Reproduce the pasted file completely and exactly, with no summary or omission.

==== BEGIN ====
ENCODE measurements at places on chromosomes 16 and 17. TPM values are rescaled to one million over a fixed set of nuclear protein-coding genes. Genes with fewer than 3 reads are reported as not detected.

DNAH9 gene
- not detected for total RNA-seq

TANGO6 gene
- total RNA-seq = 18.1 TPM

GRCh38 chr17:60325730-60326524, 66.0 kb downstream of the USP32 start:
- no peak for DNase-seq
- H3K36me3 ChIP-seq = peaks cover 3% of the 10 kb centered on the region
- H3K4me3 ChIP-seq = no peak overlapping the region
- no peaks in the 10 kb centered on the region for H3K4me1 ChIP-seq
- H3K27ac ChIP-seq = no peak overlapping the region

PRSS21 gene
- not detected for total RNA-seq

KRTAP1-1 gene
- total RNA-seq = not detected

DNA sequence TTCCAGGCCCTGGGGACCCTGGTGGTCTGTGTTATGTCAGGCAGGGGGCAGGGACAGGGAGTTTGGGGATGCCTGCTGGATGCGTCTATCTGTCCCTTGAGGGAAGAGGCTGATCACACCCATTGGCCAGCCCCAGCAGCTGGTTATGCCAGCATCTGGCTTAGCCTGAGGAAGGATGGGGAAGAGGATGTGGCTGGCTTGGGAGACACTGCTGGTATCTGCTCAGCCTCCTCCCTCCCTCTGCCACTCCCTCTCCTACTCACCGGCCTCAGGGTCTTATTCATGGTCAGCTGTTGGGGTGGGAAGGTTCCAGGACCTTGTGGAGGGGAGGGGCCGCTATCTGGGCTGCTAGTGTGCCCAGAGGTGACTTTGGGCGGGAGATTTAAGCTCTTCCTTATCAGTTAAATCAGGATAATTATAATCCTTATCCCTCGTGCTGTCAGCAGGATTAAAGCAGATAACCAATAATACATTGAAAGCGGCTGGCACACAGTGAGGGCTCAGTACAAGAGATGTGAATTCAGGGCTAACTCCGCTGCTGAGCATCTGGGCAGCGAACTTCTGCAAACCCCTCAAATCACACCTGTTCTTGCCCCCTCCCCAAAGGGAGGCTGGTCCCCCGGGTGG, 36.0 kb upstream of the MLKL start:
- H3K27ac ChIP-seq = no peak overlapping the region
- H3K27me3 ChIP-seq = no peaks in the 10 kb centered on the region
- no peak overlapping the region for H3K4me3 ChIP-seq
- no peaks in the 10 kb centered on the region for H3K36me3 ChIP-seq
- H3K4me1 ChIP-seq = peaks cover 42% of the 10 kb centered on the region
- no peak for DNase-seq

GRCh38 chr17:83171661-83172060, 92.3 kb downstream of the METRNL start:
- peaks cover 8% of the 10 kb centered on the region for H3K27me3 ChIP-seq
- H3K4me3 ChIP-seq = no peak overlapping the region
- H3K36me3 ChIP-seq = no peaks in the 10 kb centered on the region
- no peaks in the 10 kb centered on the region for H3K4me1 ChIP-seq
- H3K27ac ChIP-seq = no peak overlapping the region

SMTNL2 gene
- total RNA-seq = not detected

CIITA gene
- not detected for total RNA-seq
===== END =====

ENCODE measurements at places on chromosomes 16 and 17. TPM values are rescaled to one million over a fixed set of nuclear protein-coding genes. Genes with fewer than 3 reads are reported as not detected.

DNAH9 gene
- not detected for total RNA-seq

TANGO6 gene
- total RNA-seq = 18.1 TPM

GRCh38 chr17:60325730-60326524, 66.0 kb downstream of the USP32 start:
- no peak for DNase-seq
- H3K36me3 ChIP-seq = peaks cover 3% of the 10 kb centered on the region
- H3K4me3 ChIP-seq = no peak overlapping the region
- no peaks in the 10 kb centered on the region for H3K4me1 ChIP-seq
- H3K27ac ChIP-seq = no peak overlapping the region

PRSS21 gene
- not detected for total RNA-seq

KRTAP1-1 gene
- total RNA-seq = not detected

DNA sequence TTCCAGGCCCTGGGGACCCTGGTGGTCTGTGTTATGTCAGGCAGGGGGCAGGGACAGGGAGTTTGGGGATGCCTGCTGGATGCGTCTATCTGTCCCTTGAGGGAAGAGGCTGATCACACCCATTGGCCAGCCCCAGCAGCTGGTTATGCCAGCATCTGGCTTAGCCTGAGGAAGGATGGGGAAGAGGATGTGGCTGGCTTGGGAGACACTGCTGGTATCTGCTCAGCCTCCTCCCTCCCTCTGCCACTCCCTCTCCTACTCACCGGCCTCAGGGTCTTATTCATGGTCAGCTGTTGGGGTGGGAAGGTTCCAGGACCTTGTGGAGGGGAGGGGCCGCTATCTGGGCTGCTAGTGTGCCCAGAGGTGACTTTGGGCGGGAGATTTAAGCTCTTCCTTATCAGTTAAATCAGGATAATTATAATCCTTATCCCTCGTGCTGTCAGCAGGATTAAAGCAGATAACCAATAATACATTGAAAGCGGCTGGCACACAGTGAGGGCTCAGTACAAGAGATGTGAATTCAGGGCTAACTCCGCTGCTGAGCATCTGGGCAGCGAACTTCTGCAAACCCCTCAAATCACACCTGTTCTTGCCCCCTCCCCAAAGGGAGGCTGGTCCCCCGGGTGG, 36.0 kb upstream of the MLKL start:
- H3K27ac ChIP-seq = no peak overlapping the region
- H3K27me3 ChIP-seq = no peaks in the 10 kb centered on the region
- no peak overlapping the region for H3K4me3 ChIP-seq
- no peaks in the 10 kb centered on the region for H3K36me3 ChIP-seq
- H3K4me1 ChIP-seq = peaks cover 42% of the 10 kb centered on the region
- no peak for DNase-seq

GRCh38 chr17:83171661-83172060, 92.3 kb downstream of the METRNL start:
- peaks cover 8% of the 10 kb centered on the region for H3K27me3 ChIP-seq
- H3K4me3 ChIP-seq = no peak overlapping the region
- H3K36me3 ChIP-seq = no peaks in the 10 kb centered on the region
- no peaks in the 10 kb centered on the region for H3K4me1 ChIP-seq
- H3K27ac ChIP-seq = no peak overlapping the region

SMTNL2 gene
- total RNA-seq = not detected

CIITA gene
- not detected for total RNA-seq